The USA PATRIOT act (worse acronym ever) may seem scary, but in reality it is simply codifying many existing practices. The powers it grants certain realms of the federal gov't have been used for years, though more oversight would make it sit better with me, personally. Unfortunately that act has become to the left what "strong on defense" has become to the right: a favorite whipping boy used batter the "other side."
  12. #112  
    Quote Originally Posted by murrayalex
    I think we in Europe know more about the US than we're given credit for, simply because it is the world's superpower and therefore there is a lot more in our papers / news about it on a daily basis, than say, there is in the US press about France / Belgium.
    How do you find your news sources when you compare them to, say, a balanced mix of US Journalism (throwing the NYT and WSJ in a blender, for instance)? How much do they differ? That leads to my honest question (though it may sound rhetorical): Does the increased press in Europe actually increase what you know or does it reinforce existing stereotypes?

    I try to read the BBC to get another perspective, though I know they are not the most unbiased source in the world. Unfortunately I only speak English.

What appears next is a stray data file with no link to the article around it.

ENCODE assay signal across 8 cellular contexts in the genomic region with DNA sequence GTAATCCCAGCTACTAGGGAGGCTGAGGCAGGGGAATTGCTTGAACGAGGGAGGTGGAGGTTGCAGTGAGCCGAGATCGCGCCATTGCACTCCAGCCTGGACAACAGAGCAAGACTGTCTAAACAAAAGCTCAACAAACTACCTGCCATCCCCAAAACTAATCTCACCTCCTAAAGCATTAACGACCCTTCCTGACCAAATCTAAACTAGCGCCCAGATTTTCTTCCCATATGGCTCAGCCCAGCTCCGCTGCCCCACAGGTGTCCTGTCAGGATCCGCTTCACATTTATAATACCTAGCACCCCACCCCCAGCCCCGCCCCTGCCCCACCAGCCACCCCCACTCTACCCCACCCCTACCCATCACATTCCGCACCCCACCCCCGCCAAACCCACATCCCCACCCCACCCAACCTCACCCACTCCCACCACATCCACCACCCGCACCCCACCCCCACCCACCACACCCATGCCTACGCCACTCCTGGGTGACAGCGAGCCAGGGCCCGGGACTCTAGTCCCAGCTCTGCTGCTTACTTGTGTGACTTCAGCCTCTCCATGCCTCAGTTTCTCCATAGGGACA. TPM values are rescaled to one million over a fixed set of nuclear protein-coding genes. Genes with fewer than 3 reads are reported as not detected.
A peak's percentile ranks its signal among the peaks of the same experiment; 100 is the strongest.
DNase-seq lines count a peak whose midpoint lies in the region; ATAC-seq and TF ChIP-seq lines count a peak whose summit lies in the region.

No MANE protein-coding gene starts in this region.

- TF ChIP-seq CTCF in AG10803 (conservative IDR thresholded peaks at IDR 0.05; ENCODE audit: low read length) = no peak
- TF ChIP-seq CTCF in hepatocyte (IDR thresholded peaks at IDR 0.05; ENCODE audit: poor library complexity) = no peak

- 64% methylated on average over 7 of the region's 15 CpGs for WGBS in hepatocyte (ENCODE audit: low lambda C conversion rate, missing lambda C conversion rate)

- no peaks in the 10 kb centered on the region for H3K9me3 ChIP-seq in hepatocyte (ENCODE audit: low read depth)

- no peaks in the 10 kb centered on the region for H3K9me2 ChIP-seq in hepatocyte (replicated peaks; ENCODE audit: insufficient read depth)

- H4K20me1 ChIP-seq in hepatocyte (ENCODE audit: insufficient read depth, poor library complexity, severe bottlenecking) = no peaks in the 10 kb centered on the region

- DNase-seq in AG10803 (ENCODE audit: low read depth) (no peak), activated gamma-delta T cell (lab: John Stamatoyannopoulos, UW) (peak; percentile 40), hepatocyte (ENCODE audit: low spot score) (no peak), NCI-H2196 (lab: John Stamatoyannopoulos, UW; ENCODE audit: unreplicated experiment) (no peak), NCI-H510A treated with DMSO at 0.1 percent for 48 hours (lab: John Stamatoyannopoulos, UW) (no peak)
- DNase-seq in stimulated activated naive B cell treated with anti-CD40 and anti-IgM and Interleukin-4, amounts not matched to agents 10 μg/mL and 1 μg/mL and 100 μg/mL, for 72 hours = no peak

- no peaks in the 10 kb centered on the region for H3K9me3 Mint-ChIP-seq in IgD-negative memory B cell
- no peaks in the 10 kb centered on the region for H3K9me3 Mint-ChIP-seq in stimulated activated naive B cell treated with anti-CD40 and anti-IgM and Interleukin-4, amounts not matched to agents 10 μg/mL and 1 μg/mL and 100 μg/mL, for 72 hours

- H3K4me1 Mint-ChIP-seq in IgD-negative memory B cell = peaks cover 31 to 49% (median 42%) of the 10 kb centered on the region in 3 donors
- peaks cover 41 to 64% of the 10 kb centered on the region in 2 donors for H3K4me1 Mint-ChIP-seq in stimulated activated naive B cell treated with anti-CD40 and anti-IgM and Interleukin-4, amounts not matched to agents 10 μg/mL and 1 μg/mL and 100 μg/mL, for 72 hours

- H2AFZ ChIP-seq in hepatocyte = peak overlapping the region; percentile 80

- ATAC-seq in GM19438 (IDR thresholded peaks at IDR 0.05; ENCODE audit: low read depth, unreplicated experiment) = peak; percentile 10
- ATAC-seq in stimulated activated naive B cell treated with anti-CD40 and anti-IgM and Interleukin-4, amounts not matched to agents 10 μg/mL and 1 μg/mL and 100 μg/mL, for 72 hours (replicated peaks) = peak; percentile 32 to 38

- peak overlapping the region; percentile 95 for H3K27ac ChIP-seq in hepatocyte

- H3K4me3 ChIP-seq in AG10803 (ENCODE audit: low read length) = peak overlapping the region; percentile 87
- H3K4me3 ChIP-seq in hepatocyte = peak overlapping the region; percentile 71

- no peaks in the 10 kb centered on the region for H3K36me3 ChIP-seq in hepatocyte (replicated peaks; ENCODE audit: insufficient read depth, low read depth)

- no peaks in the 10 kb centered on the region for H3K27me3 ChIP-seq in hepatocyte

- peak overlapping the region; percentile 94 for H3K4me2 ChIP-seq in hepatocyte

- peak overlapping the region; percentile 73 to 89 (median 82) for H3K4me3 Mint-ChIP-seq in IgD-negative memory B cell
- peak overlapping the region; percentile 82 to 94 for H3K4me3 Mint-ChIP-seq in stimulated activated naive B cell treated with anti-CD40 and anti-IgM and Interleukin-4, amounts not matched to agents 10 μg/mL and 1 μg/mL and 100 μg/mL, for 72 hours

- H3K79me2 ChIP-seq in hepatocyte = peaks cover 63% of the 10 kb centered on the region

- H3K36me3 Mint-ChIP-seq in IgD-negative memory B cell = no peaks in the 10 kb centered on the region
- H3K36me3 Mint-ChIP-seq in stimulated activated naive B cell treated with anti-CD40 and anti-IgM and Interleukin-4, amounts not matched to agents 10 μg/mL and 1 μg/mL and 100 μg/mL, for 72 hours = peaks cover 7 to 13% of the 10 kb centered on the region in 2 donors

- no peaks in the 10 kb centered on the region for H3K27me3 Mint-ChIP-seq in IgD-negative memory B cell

13. #113  
    Quote Originally Posted by KRamsauer
    How do you find your news sources when you compare them to, say, a balanced mix of US Journalism (throwing the NYT and WSJ in a blender, for instance)? How much do they differ? That leads to my honest question (though it may sound rhetorical): Does the increased press in Europe actually increase what you know or does it reinforce existing stereotypes?

    I try to read the BBC to get another perspective, though I know they are not the most unbiased source in the world. Unfortunately I only speak English.
    there has been some discussion in recent times about the so called independance or not of the BBC but I would have to say overall they are impartial, they have to be as they are funded via TV licence fee ie public subscription and are subject to various apparantly independant reviews. Speaking for myself here, I would say that I tend to read the factual news reporting pages firstly which tend to stay clear of opinion and just report the facts. Of course within the various papers there will be plenty of political comment / personal opinion but I take these with a pinch of salt usually a sthey are just that - personal opinion. There's a fair bit of coverage of the forthcoming election in the US obviously as the outcome of this is important to us as it may or may not affect future relationships...I would have to say the overriding impression I get from the UK press, this may be completely wrong, is that teh feeling is that Mr Kerry will not be as much of a "special ally" as good ol' G Bush...is that fair comment ??